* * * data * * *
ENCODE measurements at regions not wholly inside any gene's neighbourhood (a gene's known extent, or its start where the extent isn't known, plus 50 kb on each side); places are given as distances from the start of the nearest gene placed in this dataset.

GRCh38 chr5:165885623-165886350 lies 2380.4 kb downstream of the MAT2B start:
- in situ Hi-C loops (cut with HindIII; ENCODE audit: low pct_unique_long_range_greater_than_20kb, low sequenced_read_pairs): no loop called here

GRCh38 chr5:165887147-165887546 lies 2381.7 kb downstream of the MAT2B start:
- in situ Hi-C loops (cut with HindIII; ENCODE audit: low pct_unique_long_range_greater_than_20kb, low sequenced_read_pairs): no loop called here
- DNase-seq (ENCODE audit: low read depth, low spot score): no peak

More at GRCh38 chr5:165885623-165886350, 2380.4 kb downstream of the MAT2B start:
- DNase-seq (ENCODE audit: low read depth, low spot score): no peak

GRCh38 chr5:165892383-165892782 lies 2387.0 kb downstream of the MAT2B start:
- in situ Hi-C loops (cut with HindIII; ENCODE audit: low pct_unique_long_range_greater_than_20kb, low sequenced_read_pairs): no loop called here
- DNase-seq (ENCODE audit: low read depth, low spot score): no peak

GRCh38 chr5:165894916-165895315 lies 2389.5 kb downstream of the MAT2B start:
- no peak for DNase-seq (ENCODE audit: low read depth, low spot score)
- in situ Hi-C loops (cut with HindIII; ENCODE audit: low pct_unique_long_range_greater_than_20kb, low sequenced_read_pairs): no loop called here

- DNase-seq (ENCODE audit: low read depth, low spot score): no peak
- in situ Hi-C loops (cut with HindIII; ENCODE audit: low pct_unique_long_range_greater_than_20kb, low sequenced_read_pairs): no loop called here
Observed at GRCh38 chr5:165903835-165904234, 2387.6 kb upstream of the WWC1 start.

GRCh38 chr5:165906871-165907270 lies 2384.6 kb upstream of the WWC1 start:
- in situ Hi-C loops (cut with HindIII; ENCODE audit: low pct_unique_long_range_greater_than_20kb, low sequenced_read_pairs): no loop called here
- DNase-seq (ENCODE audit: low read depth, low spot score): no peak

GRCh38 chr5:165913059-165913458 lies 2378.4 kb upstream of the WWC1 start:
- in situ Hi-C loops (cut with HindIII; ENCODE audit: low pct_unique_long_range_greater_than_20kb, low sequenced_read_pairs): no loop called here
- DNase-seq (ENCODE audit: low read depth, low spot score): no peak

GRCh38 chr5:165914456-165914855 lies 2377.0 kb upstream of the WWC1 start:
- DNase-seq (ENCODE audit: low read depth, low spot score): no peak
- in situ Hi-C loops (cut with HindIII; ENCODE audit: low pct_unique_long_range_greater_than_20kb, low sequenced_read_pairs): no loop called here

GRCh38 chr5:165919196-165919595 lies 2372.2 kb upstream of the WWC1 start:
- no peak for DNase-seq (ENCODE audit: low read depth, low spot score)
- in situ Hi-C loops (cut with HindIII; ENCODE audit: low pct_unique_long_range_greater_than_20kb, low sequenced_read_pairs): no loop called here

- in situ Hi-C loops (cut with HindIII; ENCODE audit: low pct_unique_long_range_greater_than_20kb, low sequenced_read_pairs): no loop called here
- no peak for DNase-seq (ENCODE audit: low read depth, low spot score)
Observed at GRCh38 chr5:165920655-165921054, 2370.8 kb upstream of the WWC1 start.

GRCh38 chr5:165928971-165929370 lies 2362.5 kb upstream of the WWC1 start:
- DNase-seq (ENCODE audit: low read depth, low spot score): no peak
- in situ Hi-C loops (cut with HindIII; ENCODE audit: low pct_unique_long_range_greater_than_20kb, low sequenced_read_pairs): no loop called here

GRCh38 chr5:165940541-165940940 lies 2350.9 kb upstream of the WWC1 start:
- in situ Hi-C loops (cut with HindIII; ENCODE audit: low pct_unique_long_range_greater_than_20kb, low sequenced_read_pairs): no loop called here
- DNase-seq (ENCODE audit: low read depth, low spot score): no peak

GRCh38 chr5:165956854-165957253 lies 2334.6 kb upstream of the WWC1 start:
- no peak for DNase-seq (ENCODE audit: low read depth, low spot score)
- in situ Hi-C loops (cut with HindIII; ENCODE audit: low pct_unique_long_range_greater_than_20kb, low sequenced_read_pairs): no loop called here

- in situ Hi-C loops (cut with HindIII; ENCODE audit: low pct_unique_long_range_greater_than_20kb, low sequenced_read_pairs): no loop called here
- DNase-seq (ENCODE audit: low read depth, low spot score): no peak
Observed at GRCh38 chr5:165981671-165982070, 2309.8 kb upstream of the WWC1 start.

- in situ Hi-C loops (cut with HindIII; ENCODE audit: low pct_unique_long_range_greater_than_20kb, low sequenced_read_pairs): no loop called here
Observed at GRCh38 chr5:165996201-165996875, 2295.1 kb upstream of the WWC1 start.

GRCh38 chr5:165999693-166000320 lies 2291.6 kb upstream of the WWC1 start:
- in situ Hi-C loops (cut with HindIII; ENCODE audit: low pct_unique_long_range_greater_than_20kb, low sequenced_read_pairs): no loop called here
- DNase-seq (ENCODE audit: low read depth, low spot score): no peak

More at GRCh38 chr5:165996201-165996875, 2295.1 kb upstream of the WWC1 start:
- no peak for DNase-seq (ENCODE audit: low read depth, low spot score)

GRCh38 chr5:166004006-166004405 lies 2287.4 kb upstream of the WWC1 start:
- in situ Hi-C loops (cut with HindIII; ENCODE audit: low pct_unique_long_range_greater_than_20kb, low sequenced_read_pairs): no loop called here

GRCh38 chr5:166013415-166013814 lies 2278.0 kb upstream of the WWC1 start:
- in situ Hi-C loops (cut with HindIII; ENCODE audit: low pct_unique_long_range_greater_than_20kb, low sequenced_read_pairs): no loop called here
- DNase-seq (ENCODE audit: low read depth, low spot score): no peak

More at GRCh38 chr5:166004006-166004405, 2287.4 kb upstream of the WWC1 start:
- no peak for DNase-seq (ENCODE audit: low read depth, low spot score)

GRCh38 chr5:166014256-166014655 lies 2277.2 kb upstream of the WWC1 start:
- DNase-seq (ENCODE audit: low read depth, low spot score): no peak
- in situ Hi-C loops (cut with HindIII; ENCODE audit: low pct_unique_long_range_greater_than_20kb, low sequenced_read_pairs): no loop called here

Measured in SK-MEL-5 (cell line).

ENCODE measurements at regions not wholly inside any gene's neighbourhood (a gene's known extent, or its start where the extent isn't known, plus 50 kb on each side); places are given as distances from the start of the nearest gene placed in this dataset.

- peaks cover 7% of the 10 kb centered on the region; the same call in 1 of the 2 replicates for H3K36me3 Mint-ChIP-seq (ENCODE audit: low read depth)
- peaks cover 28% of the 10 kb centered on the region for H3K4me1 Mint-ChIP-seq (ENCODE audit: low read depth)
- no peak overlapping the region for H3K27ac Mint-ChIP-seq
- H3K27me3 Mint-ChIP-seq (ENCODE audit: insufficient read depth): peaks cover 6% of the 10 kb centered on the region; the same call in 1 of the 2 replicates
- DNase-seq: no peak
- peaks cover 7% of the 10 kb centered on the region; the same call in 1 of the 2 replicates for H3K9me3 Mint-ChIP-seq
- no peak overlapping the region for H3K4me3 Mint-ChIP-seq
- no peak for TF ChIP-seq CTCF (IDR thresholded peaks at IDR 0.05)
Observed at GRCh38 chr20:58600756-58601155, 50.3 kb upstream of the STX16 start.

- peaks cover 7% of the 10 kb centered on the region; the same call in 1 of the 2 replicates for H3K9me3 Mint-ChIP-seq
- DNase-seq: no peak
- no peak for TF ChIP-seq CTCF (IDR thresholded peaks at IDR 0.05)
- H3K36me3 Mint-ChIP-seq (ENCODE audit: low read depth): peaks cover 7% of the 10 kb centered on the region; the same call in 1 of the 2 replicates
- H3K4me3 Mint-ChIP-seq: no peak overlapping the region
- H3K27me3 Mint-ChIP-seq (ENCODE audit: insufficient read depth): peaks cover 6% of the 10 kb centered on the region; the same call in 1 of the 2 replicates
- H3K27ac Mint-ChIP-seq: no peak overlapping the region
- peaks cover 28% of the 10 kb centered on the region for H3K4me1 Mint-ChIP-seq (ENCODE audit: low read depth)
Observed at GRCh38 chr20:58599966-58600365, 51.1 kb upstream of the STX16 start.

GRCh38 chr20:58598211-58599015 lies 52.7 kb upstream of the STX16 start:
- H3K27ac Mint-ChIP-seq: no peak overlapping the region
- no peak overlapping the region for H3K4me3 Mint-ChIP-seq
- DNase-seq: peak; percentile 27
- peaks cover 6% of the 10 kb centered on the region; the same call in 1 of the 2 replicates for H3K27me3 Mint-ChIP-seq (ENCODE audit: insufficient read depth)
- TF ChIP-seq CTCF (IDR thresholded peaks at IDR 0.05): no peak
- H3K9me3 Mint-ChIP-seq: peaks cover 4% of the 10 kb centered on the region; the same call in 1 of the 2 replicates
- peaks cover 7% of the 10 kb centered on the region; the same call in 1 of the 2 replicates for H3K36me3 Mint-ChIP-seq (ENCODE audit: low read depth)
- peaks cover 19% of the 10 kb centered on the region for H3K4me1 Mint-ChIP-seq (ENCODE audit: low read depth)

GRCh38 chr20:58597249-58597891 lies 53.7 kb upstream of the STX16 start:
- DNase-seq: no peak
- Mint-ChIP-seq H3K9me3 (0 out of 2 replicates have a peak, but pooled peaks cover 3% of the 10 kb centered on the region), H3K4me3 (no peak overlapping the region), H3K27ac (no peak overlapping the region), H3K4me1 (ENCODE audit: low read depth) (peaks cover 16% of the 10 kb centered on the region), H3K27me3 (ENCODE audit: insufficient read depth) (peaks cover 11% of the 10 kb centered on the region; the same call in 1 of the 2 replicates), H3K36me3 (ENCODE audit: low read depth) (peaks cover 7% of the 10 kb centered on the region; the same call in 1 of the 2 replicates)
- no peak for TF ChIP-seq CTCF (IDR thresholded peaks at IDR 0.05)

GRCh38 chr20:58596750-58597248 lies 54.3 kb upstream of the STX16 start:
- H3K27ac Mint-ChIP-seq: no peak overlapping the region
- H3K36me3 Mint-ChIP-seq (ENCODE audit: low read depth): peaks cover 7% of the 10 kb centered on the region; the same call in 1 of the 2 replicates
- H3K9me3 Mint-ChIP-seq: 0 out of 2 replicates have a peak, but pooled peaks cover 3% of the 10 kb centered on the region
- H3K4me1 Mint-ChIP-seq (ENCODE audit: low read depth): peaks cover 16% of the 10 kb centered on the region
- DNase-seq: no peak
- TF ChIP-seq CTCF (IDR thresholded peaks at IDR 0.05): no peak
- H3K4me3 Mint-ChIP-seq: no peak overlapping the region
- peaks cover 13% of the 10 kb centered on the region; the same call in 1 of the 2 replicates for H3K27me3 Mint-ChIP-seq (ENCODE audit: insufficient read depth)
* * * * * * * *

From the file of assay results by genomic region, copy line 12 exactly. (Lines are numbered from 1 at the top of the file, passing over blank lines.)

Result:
GRCh38 chr5:165894916-165895315 lies 2389.5 kb downstream of the MAT2B start: